Menu Close

MediSky in Europe: French people will not do without a baguette, wine and … insurance

When we think about France, we mainly think of Paris, the Eiffel Tower, beautiful monuments, rich culture. However, France today is a country that is full of contrasts as well as economic and social problems.

A country that is depopulating

Let’s start with the state of French society in terms of demographics. Statistically, it does not look good.

In March 2023, France recorded the lowest number of births since 1994. However, a higher number of conceptions and an increase in births were recorded in 2021, during lockdowns due to the coronavirus pandemic.

The population of France was 68 million in January 2023. In 2022, the population grew by 0.3% – 723,000 babies were born, which is about 19,000 less than in 2021, when the number of births increased, ending a series of six consecutive years of declines. The fertility rate was 1.80 children per woman in 2022 and 1.84 in 2021. In 2022, 667,000 people died in France, namely 5,000 more than in 2021 and only 2,000 less than in 2020, when the Covid-19 epidemic began. Such a high number of deaths is caused by the ageing of the population, but also by the continuation of the pandemic and heat waves. Life expectancy at birth is 85.2 years for women and 79.3 years for men, which is close to the 2021 level.

The economy is stable but with problems

Since we know what the demographic situation is, maybe the economic situation of the country looks better?

France’s economy is the second largest in the European Union and the seventh largest in the world. There is no doubt that it is a significant economic player on a global scale. There used to be a saying that “when France sneezes, Europe has a cold”. Even today, in a more globalised world, we can see
a shadow of truth in these words. Although France itself is also not free from the influence of other economies. This was proven by the year 2020, when the country’s GDP fell by as much as 7.9%. This caused the economy to regress to roughly 2015 levels.

In 2021, the economic recovery after the pandemic was impressive. The recorder increase was at the level of 6.8%. According to calculations, in 2022 the growth reached 2.6% and the economy returned to the level of 2019. Projections for 2023 are subject to significant uncertainty related to the course of the war in Ukraine. Additional risks are related to the volume and price of gas supplies as well as the scale and duration of government activities aimed at relieving households and businesses. It should be stressed that France allocated the most funds in 2022 to help the economy. It is expected that next year, in 2024, the GDP growth will amount to approx. 0.4%.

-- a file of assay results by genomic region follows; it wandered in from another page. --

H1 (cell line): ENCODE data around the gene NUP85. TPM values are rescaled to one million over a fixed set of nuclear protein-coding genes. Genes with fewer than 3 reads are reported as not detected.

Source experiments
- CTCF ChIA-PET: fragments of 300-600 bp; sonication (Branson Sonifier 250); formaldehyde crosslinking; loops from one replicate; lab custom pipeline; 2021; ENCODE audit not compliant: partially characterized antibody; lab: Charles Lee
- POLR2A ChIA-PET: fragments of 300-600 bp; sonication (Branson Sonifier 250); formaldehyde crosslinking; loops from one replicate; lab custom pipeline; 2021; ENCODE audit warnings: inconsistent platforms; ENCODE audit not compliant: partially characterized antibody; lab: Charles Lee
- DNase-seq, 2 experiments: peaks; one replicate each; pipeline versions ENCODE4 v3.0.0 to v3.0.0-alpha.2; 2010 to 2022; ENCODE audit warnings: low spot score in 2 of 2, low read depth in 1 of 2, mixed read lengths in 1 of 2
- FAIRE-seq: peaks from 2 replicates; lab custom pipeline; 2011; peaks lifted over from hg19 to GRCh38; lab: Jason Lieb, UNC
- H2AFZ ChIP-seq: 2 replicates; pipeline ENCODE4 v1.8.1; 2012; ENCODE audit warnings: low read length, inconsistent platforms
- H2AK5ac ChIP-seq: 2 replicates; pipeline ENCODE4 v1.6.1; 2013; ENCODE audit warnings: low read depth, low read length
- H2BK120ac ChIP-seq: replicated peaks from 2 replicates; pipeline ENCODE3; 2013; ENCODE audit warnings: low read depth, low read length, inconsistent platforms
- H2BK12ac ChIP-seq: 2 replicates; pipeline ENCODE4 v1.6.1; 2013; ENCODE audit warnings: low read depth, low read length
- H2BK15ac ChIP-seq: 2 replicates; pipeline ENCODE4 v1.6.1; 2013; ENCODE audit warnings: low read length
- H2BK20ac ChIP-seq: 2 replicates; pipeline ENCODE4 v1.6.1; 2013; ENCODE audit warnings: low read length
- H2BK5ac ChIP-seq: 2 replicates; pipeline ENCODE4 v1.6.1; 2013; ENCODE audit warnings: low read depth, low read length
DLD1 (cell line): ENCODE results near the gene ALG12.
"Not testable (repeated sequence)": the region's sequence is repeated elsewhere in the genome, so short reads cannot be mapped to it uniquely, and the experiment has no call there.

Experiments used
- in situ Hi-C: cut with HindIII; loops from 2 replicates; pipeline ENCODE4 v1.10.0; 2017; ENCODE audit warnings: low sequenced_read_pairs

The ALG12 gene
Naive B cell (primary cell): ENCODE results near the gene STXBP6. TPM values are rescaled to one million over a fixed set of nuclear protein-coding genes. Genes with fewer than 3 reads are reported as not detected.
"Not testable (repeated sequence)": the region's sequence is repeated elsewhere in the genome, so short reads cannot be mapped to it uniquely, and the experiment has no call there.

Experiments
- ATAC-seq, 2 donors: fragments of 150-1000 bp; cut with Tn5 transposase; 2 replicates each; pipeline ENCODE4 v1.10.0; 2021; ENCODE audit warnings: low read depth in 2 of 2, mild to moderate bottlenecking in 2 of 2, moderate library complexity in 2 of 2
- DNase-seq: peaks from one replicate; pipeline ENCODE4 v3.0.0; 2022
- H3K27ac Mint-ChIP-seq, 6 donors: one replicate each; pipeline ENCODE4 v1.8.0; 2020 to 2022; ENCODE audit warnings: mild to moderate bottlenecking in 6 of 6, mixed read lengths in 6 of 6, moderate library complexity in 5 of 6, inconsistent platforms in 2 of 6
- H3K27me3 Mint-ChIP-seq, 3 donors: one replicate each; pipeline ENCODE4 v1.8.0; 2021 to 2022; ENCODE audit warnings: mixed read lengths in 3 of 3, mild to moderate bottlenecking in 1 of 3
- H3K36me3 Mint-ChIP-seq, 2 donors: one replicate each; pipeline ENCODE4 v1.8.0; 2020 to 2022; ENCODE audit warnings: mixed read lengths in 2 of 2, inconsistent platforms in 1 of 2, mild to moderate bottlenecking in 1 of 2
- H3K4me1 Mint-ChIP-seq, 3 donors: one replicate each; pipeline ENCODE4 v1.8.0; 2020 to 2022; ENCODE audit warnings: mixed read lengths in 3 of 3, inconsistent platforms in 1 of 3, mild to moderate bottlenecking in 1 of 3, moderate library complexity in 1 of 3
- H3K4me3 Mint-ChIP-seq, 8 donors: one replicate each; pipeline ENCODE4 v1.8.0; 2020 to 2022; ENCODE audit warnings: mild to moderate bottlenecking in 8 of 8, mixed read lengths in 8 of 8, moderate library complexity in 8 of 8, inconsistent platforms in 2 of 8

In terms of HICP inflation, France is doing better than all other EU countries. It brings up the rear of the price increase level practically every month. However, this does not mean that inflation is not
a problem. Already in 2021, France exceeded the inflation target of 2%. It is estimated that this level will be 4% this year, i.e. above the creeping inflation threshold.

French people are aware, so they are insured

France can be said to be the world capital of culture but what distinguishes the country on the Seine from the rest of the world is its high awareness of healthcare. As many as 95% of French people have additional health insurance. According to the High Council for the Future of Health Insurance (HCAAM), the goal has almost been reached. Only 5% of French people are not covered by supplementary insurance. They are mostly people living in poverty. Half of French people who are not covered by insurance have an income of less than EUR 970. Among the poorest 20% of households, the coverage rate increases to 88%.

In the case of insured people, differences exist depending on which sector they work in – private, public or if they are self-employed. The latter are covered at 94% compared to 97% for private sector employees. However, even among private sector employees, the proportion of those with precarious agreements or low income is smaller.

97% of retirees have supplementary health insurance and they spend 7% of their income on it. Poor households spend 10% of their income on premiums and the rest on supplementary health insurance.

Increasing prices

HCAAM says that health insurance prices have increased significantly in recent years. It also draws attention to increasingly complex agreements. And all these factors may have a negative impact on the future number of insured people. “Given the economic crisis caused by the Covid-19 health crisis, businesses and households may cut back or even drop insurance coverage in the coming months,” says HCAAM.

Similar Articles